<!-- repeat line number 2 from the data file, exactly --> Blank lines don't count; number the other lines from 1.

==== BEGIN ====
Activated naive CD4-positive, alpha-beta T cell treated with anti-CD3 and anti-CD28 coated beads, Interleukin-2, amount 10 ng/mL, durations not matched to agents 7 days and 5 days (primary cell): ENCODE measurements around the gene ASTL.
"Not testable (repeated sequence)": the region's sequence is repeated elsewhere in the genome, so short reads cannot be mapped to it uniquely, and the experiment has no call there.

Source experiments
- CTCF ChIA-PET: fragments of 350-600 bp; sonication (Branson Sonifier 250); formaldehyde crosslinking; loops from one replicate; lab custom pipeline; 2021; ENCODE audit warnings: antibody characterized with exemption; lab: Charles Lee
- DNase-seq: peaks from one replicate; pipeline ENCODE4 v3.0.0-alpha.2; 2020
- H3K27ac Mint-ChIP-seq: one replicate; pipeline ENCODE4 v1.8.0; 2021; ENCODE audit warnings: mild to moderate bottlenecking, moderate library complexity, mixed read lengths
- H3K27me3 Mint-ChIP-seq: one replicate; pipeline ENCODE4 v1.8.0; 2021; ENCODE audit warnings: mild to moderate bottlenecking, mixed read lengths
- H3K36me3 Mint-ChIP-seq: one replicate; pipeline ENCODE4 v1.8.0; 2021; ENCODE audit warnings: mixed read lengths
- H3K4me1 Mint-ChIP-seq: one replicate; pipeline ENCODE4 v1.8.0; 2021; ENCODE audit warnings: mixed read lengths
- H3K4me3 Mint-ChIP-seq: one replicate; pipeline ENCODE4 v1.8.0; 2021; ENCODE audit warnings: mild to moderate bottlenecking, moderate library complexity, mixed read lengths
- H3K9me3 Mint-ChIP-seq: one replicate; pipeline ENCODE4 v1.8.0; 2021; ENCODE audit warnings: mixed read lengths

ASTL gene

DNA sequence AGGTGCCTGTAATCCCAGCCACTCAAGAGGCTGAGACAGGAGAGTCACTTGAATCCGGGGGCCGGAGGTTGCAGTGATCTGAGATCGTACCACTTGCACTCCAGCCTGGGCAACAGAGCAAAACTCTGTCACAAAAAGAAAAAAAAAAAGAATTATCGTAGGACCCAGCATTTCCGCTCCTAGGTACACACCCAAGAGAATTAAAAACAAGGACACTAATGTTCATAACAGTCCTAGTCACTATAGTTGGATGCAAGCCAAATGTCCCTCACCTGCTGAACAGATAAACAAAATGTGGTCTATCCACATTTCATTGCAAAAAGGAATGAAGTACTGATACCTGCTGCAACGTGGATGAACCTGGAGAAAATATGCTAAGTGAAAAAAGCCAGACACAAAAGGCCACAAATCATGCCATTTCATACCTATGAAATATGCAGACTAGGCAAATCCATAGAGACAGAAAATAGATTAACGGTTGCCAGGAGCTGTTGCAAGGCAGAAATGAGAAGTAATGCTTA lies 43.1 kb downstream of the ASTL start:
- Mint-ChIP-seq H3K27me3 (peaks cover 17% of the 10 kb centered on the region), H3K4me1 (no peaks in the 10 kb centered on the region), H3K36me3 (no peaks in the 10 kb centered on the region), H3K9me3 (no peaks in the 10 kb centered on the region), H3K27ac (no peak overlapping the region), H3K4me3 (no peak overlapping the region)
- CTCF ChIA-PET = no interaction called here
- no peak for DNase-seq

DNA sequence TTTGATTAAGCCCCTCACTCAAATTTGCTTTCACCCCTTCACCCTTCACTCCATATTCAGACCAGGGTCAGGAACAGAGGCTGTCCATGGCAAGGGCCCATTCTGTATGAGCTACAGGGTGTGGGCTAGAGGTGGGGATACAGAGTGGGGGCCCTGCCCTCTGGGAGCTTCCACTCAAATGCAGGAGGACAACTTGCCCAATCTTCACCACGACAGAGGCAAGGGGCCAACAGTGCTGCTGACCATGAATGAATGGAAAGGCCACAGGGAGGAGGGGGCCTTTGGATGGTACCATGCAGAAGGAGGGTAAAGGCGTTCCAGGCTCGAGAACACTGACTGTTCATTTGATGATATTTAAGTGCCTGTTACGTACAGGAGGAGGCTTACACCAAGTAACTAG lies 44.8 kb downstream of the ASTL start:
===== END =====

"Not testable (repeated sequence)": the region's sequence is repeated elsewhere in the genome, so short reads cannot be mapped to it uniquely, and the experiment has no call there.